For many people being authentic is one of their highest values, which drives much of their behaviour. At times, some of these behaviours can be problematic (example below).
In these cases, I recommend my clients use an approach I call TSA – “Temporary Suspension of Authenticity”, which can feel incredibly uncomfortable for many of us. When clients resist using TSA I often follow up with the question, “Do you want to be right or do you want to be happy?”. What I mean by that is, if we restrict ourselves to being 100% real in order to always be aligned with our value of being authentic, there’s a risk we will find ourselves very unhappy.
Anybody can become angry — that is easy, but to be angry with the right person and to the right degree and at the right time and for the right purpose, and in the right way — that is not within everybody’s power and is not easy.Aristotle
Let’s take this example. During a team meeting your colleague has been sarcastic, aggressive, maybe even bent the truth a bit. This could understandably leave you feeling frustrated, angry and wanting to justifiably confront them.
The risk is you will do it in an aggressive, hostile or accusatory manner, also known as righteous indignation (shout out to Aristotle). At face value this is a reasonable and unfortunately common reaction. Unfortunate because all those behaviours may seriously damage the relationship and take a lot of time and effort to repair. Additionally, if done publicly it could backfire and damage your credibility as you might appear explosive.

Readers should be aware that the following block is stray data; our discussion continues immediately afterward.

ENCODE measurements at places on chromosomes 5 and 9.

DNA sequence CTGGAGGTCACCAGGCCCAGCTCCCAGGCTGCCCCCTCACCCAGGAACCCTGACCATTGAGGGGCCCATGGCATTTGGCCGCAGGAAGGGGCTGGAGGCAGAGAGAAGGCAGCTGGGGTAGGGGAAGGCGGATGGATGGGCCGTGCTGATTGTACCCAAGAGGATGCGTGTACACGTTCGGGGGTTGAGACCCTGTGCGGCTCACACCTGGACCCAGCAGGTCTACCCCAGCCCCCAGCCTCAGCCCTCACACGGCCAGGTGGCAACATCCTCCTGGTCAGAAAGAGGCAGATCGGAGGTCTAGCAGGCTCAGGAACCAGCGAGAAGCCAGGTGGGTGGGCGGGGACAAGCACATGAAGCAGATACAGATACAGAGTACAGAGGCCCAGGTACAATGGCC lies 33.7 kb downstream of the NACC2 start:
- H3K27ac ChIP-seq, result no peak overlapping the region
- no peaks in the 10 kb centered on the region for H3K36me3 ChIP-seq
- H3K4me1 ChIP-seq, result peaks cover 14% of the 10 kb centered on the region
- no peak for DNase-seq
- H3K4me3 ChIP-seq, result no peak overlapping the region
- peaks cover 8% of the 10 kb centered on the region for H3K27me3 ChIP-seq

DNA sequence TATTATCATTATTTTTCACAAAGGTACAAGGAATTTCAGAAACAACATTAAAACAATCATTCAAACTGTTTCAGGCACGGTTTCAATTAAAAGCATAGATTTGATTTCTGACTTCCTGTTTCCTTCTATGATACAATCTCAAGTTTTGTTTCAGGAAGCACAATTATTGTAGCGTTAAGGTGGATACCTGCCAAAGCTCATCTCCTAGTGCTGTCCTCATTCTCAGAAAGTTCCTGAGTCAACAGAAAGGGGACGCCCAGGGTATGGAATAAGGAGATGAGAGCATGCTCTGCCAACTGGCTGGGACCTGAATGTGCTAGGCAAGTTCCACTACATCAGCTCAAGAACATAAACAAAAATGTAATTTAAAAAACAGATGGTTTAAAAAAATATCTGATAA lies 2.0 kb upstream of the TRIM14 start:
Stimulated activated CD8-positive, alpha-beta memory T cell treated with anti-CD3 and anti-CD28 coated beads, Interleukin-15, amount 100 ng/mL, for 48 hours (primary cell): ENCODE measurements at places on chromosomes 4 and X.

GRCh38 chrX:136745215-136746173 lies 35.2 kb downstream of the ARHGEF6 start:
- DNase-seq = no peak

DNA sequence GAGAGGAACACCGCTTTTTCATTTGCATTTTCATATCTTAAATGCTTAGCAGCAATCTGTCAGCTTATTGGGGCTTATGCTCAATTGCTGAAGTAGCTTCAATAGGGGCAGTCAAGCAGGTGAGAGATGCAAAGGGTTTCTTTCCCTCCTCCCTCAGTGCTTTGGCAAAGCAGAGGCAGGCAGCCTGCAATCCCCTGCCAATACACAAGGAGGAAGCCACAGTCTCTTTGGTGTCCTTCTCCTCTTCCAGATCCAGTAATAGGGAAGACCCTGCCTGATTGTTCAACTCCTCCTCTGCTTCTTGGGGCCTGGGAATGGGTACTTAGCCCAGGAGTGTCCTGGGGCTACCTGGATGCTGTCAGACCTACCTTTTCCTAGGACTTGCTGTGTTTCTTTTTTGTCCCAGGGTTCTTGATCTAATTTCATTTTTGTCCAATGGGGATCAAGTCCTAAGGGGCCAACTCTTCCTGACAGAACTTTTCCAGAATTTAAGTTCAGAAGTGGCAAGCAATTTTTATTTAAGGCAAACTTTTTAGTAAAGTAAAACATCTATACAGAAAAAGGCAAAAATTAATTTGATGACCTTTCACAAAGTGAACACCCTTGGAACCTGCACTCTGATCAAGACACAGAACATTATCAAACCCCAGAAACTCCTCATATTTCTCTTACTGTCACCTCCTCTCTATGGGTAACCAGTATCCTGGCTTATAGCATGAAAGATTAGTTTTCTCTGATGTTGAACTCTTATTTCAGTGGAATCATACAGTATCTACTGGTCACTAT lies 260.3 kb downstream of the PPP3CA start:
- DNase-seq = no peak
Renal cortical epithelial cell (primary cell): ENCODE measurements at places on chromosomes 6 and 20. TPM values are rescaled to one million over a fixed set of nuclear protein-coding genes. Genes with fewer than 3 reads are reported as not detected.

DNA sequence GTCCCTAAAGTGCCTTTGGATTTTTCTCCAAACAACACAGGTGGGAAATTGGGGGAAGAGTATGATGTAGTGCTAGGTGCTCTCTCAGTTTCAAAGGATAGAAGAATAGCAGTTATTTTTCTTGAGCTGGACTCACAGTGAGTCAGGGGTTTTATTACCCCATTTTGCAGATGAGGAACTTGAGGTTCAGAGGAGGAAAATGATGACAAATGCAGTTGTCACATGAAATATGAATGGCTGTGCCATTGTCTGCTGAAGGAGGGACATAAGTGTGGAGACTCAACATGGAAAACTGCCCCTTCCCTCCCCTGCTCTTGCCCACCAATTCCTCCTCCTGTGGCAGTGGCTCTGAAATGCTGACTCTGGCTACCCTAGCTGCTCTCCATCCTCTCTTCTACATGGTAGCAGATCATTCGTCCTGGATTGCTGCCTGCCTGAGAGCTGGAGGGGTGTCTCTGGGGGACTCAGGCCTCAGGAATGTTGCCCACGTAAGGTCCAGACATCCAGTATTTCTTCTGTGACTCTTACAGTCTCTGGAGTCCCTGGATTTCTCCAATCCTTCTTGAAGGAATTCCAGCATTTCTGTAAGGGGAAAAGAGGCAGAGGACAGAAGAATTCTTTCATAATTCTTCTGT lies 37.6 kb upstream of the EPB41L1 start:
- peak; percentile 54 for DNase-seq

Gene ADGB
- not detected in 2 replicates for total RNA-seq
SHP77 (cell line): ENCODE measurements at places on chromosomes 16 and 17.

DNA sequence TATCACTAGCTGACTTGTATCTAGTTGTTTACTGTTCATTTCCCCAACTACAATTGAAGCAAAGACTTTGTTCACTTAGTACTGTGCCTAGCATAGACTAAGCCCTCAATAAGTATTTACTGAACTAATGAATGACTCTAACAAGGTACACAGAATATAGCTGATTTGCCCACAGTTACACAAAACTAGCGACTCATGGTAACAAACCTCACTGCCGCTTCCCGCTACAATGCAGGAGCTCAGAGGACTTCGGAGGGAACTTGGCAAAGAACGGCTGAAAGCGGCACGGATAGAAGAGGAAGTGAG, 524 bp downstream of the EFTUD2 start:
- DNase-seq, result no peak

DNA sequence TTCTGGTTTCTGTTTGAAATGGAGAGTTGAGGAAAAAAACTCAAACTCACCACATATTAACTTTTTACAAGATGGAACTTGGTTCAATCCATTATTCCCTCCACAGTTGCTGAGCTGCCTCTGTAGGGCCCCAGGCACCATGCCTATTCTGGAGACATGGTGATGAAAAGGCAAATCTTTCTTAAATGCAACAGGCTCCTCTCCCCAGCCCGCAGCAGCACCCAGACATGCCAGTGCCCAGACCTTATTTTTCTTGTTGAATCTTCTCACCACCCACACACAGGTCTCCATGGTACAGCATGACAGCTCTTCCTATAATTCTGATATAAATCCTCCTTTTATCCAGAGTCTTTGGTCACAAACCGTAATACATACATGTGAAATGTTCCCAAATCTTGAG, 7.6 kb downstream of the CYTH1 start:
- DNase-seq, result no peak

When I recommend to my clients to suspend their authenticity, I’m not suggesting they lie about how they’re feeling. I’m suggesting they suppress, manage and control the indicators (voice, body language, words) which can cause damage to the relationship.
By temporarily suspending your “external” authenticity (avoid a loud voice, harsh words, sarcastic tone or rolling eyes) and instead confronting the other person using a calm, controlled and respectful manner, you still remain authentic. This way, you express your frustration and anger in a gracious manner and avoid damaging the relationship or your reputation.
Watch this video of Mark Bowden, a body language expert, who demonstrates the pitfalls of being authentic and the payoff to being inauthentic when necessary.